When I was in 5th grade, my family had a paper route. My sister and my Dad did half, and my Mom and I took the dog and did the other half. I remember it being cold and very, very early. Coffee was an easy remedy for both, and seemed to work well enough for my parents.
“It’ll stunt your growth,” I was told.
There are many downsides to being overcaffeinated, but so far as I can tell, there are precisely zero studies demonstrating the growth-impacting effects of this heavenly brew. Since I’m taller than every member of my family, I’m going to go ahead and categorize this as “folk wisdom” and dismiss it as false.
While coffee did nothing to keep me from outgrowing my clothes much faster than my Mom wanted, there are things that will stunt your spiritual growth. The biggest one is trying to do it on your own. This is a common myth in America, I think. We like to say that faith is “between you and God,” and so all it takes to grow a mature Christian is a literate person who can read his or her Bible. But this is as ridiculous as expecting Tarzan to be a normal, healthy, well-educated 19th-century Englishman. Spiritual growth doesn’t happen in isolation, it happens in community.
What was the one part of Creation that God pronounced to be “not good”? It was Adam’s “alone-ness.” (Genesis 2:18). The New Testament does not conceive of an individual believer who is not a part of a local church. Each believer is described as an inseparable and necessary part of the whole, which is then described as “the body of Christ.” (1 Cor 12:12-27). You and I were made for community, and we were saved to contribute to and benefit from community (Heb. 11:40). And the absence of community will stunt your spiritual growth and mine.
This is why small groups are such a HUGE part of what we do at Pin Oaks: it’s impossible to become the disciple Christ saved you to be without being a part of a closely-knit group of believers. The first believers met in homes, shared meals and shared their lives. They prayed for each other, cried with each other, celebrated with each other. And it was out of this very intimate, family structure that our faith overcame the Roman Empire, overcame numerous persecutions, and changed the course of history.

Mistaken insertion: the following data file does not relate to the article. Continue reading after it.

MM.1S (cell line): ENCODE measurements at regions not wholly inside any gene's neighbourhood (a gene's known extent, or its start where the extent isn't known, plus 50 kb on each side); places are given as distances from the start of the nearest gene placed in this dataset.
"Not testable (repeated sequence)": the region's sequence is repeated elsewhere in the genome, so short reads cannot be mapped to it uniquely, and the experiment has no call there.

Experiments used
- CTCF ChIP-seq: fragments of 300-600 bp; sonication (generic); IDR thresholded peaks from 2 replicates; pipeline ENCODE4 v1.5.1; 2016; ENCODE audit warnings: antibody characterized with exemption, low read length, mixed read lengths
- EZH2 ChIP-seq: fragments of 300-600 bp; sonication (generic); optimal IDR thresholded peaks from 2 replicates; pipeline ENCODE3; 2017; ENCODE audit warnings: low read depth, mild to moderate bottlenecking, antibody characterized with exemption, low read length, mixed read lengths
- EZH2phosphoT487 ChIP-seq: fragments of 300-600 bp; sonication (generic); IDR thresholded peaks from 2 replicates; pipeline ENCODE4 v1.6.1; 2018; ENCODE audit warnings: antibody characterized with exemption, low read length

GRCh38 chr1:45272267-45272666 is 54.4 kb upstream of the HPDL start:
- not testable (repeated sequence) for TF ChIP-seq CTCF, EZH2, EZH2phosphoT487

But too often, we want to go it alone. We want to limit access to our lives. Human relationships are messy, and – if we’re honest – none of us has it all together like our Facebook profiles make it appear. Real life is messy stuff – but it’s in that mess that we – together – encounter Christ. It’s when we gather together that we see what Christ incarnate looks like, and it’s there that we begin to recognize the Spirit’s work. Like tectonic shifts, it’s often hard to see the massive movement of God from our own limited perspective – but when we meet together, we begin to see and experience how much He is doing.
If you want to see the same power at work in your life that peacefully conquered the most famous empire in history, if you want to see what that kind of faith looks like, then you need to be an active part of a small group.
None of us is as strong as all of us.
Sign up online for a small group here, or talk to a small group leader on Sunday!